Help Privacy Policy Disclaimer
  Advanced SearchBrowse




Journal Article

Investigating the Urban Air Quality Effects of Cool Walls and Cool Roofs in Southern California


Tao,  Wei
Multiphase Chemistry, Max Planck Institute for Chemistry, Max Planck Society;

External Resource
No external resources are shared
Fulltext (restricted access)
There are currently no full texts shared for your IP range.
Fulltext (public)
There are no public fulltexts stored in PuRe
Supplementary Material (public)
There is no public supplementary material available

Zhang, J., Li, Y., Tao, W., Liu, J., Levinson, R., Mohegh, A., et al. (2019). Investigating the Urban Air Quality Effects of Cool Walls and Cool Roofs in Southern California. Environmental Science & Technology, 53(13), 7532-7542. doi:10.1021/acs.est.9b00626.

Cite as: https://hdl.handle.net/21.11116/0000-0004-CA72-8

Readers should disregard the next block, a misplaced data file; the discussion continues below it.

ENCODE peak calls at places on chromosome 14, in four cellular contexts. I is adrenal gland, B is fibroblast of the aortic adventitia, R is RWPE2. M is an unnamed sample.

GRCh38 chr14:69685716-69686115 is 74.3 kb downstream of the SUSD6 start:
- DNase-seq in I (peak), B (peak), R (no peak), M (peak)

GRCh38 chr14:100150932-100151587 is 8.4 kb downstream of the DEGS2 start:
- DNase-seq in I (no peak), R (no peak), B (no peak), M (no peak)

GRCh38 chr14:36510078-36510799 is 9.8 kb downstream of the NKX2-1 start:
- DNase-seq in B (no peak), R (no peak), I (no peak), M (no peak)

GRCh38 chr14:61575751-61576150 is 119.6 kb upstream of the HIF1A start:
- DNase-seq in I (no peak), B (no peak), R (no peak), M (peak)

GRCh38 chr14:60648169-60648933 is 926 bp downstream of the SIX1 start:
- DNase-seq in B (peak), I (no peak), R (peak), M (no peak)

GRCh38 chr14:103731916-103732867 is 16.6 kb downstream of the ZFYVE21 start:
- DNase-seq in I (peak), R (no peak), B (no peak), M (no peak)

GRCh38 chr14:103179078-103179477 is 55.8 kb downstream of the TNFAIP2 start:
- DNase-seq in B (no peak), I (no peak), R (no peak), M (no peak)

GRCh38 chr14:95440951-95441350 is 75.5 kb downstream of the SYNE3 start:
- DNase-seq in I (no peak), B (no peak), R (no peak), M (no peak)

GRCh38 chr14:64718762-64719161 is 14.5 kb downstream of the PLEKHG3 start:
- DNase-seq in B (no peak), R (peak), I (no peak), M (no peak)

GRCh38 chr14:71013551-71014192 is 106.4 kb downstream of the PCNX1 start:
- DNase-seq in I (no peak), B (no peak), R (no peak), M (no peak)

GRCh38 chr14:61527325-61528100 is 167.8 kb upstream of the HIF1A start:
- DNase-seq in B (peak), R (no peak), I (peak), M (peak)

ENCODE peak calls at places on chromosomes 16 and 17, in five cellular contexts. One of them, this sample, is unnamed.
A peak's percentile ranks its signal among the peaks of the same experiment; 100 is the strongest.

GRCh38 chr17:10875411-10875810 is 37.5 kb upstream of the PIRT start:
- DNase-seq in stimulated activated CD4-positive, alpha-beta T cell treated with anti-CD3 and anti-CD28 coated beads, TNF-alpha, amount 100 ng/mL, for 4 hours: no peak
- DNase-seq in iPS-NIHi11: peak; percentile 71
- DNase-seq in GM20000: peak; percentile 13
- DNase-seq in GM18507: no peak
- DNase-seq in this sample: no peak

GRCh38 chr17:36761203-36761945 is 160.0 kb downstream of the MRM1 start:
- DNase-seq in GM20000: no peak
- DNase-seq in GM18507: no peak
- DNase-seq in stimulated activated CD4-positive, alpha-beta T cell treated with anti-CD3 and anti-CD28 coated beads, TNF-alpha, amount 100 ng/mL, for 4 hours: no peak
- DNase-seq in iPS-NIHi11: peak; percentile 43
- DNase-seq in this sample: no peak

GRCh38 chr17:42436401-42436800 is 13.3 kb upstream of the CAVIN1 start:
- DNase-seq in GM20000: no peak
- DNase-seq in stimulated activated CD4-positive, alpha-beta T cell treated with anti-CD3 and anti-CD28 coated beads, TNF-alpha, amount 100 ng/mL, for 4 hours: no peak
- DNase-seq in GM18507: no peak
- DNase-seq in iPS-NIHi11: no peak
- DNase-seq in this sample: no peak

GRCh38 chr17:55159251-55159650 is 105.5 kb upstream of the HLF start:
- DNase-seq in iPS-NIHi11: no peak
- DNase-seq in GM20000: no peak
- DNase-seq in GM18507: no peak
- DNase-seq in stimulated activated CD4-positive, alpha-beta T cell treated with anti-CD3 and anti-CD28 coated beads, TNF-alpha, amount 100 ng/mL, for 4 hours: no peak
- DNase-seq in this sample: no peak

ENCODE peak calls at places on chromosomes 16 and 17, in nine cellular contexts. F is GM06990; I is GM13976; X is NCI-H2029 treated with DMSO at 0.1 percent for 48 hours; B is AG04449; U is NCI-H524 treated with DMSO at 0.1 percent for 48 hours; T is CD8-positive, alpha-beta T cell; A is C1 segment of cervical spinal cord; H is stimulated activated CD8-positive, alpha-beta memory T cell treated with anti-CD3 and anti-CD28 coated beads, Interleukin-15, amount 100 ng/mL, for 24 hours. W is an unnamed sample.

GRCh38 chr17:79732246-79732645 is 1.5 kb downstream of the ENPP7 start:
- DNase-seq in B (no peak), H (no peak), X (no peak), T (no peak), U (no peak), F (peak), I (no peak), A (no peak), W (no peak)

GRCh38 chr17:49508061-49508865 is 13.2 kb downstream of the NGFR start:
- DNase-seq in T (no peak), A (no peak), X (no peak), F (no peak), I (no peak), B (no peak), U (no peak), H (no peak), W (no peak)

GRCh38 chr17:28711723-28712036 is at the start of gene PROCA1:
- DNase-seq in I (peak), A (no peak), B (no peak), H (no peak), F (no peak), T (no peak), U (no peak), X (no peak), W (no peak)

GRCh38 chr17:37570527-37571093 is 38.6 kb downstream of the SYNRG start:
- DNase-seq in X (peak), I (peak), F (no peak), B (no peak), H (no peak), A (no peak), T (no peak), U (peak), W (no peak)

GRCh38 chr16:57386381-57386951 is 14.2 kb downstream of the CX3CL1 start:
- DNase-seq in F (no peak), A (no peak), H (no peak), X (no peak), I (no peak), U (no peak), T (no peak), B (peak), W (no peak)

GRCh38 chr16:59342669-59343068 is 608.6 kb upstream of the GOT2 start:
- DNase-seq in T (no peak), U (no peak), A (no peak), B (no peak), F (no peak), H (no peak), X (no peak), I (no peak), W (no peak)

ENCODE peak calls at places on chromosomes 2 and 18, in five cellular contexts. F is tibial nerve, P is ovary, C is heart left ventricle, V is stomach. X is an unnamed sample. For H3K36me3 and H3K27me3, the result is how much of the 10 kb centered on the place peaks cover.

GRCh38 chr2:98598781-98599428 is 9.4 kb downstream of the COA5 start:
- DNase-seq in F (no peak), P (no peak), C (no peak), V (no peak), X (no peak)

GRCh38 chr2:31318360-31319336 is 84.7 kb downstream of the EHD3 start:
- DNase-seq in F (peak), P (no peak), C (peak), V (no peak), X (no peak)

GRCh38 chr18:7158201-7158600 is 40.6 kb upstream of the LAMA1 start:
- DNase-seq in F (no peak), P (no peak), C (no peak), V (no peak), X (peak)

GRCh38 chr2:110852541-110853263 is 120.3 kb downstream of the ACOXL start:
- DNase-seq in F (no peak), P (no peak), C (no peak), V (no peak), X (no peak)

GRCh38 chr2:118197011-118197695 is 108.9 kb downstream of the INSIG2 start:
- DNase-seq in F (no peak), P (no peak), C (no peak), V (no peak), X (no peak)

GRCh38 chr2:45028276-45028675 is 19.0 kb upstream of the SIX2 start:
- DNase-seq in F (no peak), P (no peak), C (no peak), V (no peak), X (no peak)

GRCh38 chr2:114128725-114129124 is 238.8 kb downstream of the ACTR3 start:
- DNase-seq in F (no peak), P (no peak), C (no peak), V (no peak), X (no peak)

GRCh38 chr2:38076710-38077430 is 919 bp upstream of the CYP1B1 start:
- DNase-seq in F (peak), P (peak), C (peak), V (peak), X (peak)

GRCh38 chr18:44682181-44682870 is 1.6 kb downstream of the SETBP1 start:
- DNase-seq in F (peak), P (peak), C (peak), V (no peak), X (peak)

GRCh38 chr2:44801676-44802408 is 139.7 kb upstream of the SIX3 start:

Solar reflective cool roofs and walls can be used to mitigate the urban heat island effect. While many past studies have investigated the climate impacts of adopting cool surfaces, few studies have investigated their effects on air pollution, especially on particulate matter (PM). This research for the first time investigates the influence of widespread deployment of cool walls on urban air pollutant concentrations, and systematically compares cool wall to cool roof effects. Simulations using a coupled meteorology-chemistry model (WRF-Chem) for a representative summertime period show that cool walls and roofs can reduce urban air temperatures, wind speeds, and planetary boundary heights in the Los Angeles Basin. Consequently, increasing wall (roof) albedo by 0.80, an upper bound scenario, leads to maximum daily 8-h average ozone concentration reductions of 0.35 (0.83) ppbv in Los Angeles County. However, cool walls (roofs) increase daily average PM2.5 concentrations by 0.62 (0.85) μg m–3. We investigate the competing processes driving changes in concentrations of speciated PM2.5. Increases in primary PM (elemental carbon and primary organic aerosols) concentrations can be attributed to reductions in ventilation of the Los Angeles Basin. Increases in concentrations of semivolatile species (e.g., nitrate) are mainly driven by increases in gas-to-particle conversion due to reduced atmospheric temperatures.